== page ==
On June 6th, Minister of Foreign Affairs Chrystia Freeland gave an address to the House of Commons that outlined the government’s approach to foreign policy in the era of Donald Trump.
By and large, the statement drew accolades from media commentators for championing a rules-based international order and Canada’s determination to play a key role within it, particularly as the Trump administration turns its back on the idea of international leadership.
The fact that our friend and ally has come to question the very worth of its mantle of global leadership, puts into sharper focus the need for the rest of us to set our own clear and sovereign course. For Canada that course must be the renewal, indeed the strengthening, of the postwar multilateral order.
…we will robustly support the rules-based international order, and all its institutions, and seek ways to strengthen and improve them. (Chrystia Freeland)
As welcome as these statements are, the speech offered virtually no insights into how Canada might actually go about supporting and strengthening the United Nations, other global institutions and international law.
What Minister Freeland did make absolutely clear, however, was the importance of “hard power” and the “billions” needed to sustain it:
Canadian diplomacy and development sometimes require the backing of hard power. Force is of course always a last resort. But the principled use of force… is part of our history and must be part of our future. To have that capacity requires a substantial investment, which this government is committed to making.
Delivered the day before the release of the new Canadian defence policy statement, Strong, Secure, Engaged’, the speech laid the groundwork for a massive increase in defence spending and renewed emphasis on “hard power” while purporting to champion Canadian leadership on such urgent issues as climate change, gender inequality, and poverty alleviation – not one of which is amenable to a military solution.
And if there is one area where the United States is not retreating from the global scene, it is in relation to military activity.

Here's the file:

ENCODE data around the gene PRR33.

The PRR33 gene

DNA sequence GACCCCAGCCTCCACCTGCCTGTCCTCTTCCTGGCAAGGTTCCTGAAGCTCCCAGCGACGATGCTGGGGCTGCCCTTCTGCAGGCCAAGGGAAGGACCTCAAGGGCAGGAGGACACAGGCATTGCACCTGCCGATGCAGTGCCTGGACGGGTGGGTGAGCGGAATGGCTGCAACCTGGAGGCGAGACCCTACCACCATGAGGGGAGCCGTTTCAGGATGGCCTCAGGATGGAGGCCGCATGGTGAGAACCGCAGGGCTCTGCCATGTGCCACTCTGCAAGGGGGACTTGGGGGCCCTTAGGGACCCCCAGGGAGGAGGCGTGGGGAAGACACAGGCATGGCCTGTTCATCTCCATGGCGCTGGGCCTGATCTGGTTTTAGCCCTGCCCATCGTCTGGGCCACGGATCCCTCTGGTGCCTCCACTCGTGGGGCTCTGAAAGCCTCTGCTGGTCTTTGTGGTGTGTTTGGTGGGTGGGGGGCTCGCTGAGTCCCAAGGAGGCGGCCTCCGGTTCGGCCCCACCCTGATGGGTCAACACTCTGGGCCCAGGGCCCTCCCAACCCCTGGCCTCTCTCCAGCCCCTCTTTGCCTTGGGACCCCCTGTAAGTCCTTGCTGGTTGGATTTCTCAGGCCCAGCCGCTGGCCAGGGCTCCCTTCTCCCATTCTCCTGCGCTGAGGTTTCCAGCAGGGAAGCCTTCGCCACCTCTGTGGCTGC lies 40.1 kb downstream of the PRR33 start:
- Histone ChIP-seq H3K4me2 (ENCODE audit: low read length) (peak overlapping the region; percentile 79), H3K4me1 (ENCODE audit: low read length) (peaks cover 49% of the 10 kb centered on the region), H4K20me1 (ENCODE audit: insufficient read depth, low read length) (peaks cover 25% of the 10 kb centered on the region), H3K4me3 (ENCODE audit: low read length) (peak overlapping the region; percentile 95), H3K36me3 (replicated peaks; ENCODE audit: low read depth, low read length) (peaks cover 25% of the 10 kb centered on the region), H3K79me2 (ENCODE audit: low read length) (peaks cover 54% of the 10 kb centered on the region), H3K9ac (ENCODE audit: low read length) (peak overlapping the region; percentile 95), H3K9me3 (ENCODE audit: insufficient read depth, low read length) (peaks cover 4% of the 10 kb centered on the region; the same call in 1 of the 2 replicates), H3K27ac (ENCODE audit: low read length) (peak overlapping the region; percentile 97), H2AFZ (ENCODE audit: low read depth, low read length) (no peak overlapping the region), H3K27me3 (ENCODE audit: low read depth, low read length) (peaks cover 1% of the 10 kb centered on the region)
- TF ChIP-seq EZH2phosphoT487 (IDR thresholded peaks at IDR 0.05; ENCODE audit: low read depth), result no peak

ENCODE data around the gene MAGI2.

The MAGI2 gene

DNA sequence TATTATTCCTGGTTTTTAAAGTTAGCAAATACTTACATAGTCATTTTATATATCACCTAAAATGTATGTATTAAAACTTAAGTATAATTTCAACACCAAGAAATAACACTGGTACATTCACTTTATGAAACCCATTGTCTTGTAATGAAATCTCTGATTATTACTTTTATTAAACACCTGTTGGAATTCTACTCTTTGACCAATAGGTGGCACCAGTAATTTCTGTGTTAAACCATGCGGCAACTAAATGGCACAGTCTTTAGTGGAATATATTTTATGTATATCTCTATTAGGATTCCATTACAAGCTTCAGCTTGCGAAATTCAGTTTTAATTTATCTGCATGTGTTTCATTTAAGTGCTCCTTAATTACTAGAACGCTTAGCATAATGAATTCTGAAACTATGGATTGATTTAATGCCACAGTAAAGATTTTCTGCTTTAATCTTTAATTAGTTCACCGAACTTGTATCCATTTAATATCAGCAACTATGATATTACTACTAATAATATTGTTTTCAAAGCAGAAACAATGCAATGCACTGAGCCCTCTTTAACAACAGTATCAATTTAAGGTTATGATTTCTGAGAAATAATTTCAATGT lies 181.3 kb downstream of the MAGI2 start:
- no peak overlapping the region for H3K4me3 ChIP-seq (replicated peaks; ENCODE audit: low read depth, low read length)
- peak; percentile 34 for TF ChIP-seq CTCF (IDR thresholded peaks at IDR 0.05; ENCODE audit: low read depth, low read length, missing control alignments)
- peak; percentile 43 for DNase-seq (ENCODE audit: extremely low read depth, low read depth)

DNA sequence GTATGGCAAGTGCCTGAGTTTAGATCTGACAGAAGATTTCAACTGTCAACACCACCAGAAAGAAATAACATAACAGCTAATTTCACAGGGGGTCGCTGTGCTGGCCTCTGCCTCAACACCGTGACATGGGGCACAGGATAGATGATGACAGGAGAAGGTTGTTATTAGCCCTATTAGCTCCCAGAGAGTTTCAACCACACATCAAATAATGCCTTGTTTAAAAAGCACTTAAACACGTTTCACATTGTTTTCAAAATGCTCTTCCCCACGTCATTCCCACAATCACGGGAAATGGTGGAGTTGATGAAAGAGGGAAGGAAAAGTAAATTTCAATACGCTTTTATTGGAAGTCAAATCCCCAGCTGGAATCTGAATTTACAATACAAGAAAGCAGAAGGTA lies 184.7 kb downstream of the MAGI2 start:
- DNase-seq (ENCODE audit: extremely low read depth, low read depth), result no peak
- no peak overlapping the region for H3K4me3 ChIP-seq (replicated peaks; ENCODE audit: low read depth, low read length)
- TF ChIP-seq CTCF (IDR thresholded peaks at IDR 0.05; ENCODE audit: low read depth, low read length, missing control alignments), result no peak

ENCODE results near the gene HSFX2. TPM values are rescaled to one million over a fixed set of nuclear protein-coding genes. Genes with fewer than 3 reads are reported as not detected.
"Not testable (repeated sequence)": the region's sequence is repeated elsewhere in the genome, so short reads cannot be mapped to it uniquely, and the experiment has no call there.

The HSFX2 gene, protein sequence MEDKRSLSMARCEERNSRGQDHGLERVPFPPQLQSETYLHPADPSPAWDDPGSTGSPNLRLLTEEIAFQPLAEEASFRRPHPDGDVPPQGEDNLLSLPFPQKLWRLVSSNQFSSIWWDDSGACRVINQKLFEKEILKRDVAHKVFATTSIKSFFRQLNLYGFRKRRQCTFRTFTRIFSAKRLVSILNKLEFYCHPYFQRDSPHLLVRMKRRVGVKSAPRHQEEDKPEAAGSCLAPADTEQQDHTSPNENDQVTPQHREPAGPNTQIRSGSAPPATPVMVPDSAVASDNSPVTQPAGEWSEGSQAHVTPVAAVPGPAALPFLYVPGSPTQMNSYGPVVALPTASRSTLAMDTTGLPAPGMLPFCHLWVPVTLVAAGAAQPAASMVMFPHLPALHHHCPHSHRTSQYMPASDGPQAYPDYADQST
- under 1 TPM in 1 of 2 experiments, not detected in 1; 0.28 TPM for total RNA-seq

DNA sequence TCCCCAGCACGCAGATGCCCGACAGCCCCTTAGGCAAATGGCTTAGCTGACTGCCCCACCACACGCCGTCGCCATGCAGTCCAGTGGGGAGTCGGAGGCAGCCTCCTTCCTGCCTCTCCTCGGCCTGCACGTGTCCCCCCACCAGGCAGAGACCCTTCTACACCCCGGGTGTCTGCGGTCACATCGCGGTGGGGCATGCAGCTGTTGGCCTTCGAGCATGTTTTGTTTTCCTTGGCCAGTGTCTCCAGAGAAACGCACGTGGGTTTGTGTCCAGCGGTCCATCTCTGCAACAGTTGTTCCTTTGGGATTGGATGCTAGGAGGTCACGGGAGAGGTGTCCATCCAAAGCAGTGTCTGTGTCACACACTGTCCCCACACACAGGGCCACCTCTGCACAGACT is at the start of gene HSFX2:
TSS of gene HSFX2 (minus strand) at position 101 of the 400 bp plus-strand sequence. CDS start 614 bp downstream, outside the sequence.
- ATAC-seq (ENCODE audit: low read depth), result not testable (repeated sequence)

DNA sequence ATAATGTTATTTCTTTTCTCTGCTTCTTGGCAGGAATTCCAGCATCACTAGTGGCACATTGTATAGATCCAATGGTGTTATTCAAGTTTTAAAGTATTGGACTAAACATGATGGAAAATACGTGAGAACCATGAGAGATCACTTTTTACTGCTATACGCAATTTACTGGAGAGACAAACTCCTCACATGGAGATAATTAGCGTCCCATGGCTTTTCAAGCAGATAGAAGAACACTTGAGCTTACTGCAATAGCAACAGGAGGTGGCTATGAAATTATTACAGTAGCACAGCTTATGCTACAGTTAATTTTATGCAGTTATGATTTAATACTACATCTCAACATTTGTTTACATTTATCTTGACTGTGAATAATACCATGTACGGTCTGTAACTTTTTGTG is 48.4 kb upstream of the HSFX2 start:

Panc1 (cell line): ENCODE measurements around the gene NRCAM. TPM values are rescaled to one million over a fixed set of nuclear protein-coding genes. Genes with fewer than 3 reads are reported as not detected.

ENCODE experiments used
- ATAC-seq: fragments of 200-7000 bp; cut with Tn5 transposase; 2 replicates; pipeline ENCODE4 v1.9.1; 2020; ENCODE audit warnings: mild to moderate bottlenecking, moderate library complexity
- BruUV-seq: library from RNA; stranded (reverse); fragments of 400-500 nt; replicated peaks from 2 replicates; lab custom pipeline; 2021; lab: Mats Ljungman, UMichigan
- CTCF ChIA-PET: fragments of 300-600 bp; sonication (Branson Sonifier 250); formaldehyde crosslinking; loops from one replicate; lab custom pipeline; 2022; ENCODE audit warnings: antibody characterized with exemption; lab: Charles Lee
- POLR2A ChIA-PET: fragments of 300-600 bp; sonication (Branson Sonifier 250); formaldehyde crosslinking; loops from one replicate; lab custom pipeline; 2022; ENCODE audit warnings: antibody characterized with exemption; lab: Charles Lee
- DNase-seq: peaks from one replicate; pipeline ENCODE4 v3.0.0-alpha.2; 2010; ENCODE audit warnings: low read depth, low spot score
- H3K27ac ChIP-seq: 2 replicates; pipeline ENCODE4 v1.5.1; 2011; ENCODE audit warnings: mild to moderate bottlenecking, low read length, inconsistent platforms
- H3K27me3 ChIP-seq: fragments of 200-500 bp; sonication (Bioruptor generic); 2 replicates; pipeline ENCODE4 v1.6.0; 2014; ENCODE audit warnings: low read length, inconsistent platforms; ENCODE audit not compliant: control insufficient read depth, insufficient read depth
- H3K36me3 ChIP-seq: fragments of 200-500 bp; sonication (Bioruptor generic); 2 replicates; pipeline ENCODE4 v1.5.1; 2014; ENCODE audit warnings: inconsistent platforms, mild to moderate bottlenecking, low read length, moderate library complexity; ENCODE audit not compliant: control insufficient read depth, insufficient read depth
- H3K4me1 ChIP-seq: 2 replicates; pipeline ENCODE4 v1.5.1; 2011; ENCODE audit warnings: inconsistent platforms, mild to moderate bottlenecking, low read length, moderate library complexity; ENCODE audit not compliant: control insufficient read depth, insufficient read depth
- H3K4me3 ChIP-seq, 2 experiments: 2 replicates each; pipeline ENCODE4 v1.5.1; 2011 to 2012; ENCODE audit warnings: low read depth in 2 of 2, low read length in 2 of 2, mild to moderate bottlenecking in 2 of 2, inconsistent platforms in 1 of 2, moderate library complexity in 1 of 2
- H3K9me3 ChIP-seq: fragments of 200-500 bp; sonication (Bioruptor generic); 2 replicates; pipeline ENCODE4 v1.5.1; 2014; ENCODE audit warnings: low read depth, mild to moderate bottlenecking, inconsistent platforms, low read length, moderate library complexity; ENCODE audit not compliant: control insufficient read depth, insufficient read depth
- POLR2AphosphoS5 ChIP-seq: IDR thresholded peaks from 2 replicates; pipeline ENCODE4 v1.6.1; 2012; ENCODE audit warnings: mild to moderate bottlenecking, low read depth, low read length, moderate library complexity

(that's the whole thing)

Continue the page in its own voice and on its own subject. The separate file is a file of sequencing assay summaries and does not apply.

Trump has pledged to increase the already bloated U.S. defence budget, has augmented American military forces in Afghanistan, Syria, Iraq and Yemen, and has engaged in reckless sabre rattling with North Korea and Iran. (Peggy Mason, Rideau Institute)
Even if the USA were backing away from its international military commitments – which it is not – any increase in Canadian hard power, no matter how gargantuan from our perspective, would be a mere drop in the bucket when it comes to replacing the American military juggernaut. In 2016, the American national defence budget was roughly $611 billion. Canada spent roughly $20 billion in that same period. Put in other terms, the new Canadian defence policy’s proposed $62 billion, 20-year budget increase will account for around 10% of what the U.S. spends in one year. Canada will not be matching American hard power anytime soon.
And this is a good thing. Because what is really needed was what the speech promised but did not deliver on – at least in any tangible way – Canadian leadership in non-military responses to global challenges.
With no direct military threat to Canadian territory, we should restore and expand emphasis on war prevention and peaceful conflict resolution and give priority to building the United Nations envisaged by its Charter. Canada can be a beacon of hope in an unsettled world by pursuing and promoting, wherever possible, conflict prevention, the peaceful resolution of disputes and sustainable peace-building. We can press for multilateral over unilateral responses. We can be a constructive, innovative problem solver, striving to bring conflicting parties closer together to resolve their differences. We can thereby stave off or hasten the repair of breaches of the peace, limit human suffering and environment degradation and minimize costly military interventions. (Civil Society Submission to Defence Policy Review)
Photo credit: Prime Minister Trudeau website.